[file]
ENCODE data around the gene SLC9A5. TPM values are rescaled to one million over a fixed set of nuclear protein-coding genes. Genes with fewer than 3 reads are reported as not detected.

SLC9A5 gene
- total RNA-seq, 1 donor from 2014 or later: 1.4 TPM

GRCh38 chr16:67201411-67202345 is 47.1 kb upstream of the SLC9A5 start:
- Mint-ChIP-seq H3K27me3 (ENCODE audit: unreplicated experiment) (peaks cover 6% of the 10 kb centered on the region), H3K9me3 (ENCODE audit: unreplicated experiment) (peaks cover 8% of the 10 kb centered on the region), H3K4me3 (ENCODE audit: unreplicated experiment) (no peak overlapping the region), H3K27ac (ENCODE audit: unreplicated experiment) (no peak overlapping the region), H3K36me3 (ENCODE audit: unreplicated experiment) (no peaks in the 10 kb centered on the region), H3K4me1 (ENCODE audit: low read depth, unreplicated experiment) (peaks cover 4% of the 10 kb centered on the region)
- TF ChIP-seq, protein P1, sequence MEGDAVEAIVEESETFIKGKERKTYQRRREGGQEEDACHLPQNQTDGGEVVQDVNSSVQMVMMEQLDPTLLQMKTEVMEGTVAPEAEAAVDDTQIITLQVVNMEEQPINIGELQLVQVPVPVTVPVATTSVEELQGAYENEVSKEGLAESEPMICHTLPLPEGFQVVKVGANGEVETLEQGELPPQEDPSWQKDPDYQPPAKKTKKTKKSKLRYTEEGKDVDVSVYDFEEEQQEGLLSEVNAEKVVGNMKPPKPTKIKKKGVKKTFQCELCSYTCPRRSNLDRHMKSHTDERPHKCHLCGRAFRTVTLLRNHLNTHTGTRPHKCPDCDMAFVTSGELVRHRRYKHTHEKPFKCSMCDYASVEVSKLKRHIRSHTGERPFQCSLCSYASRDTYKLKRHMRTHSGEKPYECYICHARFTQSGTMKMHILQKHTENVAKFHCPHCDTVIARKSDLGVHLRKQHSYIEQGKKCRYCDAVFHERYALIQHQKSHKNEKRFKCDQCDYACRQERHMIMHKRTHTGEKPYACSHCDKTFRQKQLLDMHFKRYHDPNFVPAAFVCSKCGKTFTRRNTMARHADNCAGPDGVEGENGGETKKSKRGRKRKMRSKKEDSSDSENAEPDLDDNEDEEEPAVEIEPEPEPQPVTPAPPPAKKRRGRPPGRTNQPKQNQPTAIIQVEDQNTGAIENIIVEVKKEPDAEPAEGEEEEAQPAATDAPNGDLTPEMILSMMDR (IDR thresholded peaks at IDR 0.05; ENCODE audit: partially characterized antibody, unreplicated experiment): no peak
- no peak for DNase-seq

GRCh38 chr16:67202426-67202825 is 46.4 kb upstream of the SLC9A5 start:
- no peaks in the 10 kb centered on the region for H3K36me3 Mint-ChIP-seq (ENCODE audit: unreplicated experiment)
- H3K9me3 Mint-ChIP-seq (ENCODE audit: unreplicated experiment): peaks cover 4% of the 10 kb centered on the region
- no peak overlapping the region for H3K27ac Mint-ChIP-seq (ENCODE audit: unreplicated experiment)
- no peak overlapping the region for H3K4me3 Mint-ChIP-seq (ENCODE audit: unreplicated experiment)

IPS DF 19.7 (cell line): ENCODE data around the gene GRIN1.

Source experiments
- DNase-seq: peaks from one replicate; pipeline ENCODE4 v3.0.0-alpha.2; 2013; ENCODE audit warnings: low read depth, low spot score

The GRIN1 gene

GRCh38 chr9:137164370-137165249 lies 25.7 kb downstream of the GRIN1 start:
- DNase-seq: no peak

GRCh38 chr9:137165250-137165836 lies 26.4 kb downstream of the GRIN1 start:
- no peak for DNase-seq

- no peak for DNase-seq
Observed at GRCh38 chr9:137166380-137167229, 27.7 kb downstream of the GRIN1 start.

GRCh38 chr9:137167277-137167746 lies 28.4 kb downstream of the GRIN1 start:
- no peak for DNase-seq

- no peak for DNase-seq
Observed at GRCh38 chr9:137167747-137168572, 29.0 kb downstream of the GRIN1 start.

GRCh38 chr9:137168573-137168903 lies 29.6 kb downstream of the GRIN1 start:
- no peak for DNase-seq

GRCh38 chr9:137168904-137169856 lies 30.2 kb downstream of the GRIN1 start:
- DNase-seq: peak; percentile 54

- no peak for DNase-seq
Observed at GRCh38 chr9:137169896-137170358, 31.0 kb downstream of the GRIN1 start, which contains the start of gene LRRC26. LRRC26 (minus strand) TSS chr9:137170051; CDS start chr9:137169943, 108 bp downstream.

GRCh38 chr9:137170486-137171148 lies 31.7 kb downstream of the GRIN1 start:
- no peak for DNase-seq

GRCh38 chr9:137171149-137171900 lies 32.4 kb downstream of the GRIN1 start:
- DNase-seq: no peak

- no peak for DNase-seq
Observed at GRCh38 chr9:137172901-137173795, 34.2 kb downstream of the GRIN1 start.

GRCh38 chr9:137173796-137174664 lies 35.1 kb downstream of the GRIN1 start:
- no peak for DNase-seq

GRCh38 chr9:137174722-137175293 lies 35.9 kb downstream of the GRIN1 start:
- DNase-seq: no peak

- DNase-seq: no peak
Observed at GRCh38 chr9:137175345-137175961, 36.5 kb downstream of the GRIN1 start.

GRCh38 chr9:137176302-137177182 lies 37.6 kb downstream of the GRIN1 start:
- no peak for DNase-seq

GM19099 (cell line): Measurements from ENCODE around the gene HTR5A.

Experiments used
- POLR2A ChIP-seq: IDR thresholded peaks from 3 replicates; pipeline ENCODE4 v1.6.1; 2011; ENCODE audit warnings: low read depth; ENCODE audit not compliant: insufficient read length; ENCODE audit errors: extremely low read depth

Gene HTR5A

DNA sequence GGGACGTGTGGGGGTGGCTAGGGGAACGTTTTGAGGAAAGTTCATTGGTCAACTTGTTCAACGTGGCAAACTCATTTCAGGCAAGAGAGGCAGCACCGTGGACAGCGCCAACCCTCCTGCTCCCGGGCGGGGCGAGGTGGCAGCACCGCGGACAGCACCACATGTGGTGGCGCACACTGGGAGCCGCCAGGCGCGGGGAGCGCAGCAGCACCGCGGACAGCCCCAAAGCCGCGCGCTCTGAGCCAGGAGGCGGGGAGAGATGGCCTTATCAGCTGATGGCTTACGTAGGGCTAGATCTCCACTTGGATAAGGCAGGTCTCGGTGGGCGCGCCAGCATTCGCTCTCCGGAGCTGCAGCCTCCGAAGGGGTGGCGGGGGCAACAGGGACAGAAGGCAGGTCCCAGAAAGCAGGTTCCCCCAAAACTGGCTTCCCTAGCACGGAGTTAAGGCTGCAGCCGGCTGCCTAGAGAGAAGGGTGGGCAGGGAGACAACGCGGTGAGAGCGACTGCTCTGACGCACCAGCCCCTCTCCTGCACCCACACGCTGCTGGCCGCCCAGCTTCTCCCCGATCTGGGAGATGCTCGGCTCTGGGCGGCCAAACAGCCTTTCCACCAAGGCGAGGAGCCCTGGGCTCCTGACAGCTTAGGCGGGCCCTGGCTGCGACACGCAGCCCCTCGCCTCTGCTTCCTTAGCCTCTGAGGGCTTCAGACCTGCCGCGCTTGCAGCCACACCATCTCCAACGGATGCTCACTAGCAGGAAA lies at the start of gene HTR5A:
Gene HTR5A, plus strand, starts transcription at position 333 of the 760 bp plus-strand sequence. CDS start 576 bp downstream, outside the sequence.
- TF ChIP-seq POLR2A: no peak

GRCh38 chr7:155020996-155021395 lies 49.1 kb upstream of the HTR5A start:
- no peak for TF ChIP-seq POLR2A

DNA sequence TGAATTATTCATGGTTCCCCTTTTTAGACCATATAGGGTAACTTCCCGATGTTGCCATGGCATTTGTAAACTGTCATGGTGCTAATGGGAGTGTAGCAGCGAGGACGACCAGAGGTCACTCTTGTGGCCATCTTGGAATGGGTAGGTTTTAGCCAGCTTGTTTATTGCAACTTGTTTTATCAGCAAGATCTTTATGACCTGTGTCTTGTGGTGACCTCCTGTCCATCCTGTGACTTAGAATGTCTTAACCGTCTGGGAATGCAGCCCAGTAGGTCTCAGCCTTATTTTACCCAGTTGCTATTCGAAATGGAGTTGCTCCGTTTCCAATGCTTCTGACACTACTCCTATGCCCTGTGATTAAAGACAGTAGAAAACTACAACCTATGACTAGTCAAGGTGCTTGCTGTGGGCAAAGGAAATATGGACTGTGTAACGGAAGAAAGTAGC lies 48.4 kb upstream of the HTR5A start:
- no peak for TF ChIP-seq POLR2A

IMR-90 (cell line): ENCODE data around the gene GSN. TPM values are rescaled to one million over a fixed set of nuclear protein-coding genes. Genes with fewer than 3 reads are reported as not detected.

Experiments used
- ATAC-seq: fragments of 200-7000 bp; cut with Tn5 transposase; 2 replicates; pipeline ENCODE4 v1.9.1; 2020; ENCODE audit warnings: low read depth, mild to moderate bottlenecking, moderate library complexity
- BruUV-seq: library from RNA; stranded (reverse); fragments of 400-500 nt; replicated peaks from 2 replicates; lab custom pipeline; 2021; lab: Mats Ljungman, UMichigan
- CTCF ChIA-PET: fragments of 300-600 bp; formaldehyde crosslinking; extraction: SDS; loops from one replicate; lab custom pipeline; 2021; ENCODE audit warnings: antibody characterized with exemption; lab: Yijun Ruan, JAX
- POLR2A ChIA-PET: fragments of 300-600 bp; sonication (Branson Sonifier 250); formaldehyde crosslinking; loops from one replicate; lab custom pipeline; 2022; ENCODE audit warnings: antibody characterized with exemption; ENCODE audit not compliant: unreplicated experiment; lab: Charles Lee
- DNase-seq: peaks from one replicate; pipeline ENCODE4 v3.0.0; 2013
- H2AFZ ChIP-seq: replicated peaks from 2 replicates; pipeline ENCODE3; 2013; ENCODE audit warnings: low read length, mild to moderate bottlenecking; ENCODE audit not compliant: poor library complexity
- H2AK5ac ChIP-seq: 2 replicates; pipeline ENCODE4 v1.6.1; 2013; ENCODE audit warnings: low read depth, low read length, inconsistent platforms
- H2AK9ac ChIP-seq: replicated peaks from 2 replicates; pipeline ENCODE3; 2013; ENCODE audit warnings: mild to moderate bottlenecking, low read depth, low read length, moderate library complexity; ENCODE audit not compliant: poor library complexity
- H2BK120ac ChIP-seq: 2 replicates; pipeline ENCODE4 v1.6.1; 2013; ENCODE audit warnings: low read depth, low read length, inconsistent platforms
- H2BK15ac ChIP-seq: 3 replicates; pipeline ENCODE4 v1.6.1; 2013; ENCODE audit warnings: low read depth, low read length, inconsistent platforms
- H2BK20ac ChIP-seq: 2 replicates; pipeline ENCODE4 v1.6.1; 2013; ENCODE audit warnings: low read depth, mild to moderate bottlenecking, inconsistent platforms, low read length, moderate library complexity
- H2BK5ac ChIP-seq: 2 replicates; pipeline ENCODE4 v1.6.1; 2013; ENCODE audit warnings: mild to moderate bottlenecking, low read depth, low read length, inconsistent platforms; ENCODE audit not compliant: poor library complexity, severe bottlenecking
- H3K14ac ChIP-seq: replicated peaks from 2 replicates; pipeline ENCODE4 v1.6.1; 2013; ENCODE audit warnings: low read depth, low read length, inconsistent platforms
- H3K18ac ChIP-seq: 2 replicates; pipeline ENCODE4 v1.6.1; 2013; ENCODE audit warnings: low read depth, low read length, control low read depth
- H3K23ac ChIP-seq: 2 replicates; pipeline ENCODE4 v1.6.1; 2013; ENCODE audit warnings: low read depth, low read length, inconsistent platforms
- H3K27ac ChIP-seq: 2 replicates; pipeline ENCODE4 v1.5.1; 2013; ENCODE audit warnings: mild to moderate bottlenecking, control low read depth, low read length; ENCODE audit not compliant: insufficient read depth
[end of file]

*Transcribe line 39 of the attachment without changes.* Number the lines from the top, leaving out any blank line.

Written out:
GRCh38 chr9:137173796-137174664 lies 35.1 kb downstream of the GRIN1 start: